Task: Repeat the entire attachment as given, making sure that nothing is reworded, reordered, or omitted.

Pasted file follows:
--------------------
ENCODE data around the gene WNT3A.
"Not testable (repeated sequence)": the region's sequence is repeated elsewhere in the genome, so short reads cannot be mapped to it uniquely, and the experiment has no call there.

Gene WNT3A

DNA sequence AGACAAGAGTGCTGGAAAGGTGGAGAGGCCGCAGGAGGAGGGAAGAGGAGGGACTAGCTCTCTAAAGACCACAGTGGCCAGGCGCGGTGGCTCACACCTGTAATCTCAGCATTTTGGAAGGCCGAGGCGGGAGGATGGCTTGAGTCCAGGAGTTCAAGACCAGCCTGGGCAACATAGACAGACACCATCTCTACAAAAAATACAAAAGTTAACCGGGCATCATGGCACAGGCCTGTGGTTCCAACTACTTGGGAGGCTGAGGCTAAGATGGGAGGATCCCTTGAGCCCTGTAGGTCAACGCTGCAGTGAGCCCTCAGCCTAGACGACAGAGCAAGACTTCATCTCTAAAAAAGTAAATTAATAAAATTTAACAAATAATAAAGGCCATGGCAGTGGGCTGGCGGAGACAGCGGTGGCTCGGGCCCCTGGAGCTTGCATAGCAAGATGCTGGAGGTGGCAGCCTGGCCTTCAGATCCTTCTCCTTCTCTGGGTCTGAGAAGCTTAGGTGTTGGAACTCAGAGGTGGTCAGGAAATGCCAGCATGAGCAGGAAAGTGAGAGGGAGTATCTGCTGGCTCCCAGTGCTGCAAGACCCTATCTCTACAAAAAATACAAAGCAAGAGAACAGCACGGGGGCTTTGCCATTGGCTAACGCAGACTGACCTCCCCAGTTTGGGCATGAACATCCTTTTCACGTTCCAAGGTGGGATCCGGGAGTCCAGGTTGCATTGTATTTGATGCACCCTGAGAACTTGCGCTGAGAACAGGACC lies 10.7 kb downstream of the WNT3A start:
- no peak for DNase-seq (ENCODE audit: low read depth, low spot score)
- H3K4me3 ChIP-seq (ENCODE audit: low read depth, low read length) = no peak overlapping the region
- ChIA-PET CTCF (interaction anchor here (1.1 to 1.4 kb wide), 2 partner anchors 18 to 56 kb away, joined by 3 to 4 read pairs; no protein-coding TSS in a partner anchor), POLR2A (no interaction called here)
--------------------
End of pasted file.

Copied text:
ENCODE data around the gene WNT3A.
"Not testable (repeated sequence)": the region's sequence is repeated elsewhere in the genome, so short reads cannot be mapped to it uniquely, and the experiment has no call there.

Gene WNT3A

DNA sequence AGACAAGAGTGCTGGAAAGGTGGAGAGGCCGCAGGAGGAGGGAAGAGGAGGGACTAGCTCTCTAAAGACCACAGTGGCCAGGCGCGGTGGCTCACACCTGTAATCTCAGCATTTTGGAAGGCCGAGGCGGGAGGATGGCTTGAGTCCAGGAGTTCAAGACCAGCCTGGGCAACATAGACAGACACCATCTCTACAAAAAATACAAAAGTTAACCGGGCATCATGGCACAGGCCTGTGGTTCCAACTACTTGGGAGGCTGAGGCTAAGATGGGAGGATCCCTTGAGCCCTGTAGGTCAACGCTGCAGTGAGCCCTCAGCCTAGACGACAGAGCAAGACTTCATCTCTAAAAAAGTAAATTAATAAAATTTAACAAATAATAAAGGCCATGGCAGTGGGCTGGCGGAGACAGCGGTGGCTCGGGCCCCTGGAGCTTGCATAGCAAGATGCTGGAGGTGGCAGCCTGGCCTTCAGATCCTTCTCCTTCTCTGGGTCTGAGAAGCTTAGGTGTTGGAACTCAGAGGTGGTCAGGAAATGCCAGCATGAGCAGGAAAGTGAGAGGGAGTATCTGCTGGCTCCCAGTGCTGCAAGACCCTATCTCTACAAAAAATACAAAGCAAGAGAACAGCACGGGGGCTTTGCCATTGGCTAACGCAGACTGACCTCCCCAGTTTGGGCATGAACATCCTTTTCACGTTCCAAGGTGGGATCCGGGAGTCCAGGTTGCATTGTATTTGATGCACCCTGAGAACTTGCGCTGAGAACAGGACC lies 10.7 kb downstream of the WNT3A start:
- no peak for DNase-seq (ENCODE audit: low read depth, low spot score)
- H3K4me3 ChIP-seq (ENCODE audit: low read depth, low read length) = no peak overlapping the region
- ChIA-PET CTCF (interaction anchor here (1.1 to 1.4 kb wide), 2 partner anchors 18 to 56 kb away, joined by 3 to 4 read pairs; no protein-coding TSS in a partner anchor), POLR2A (no interaction called here)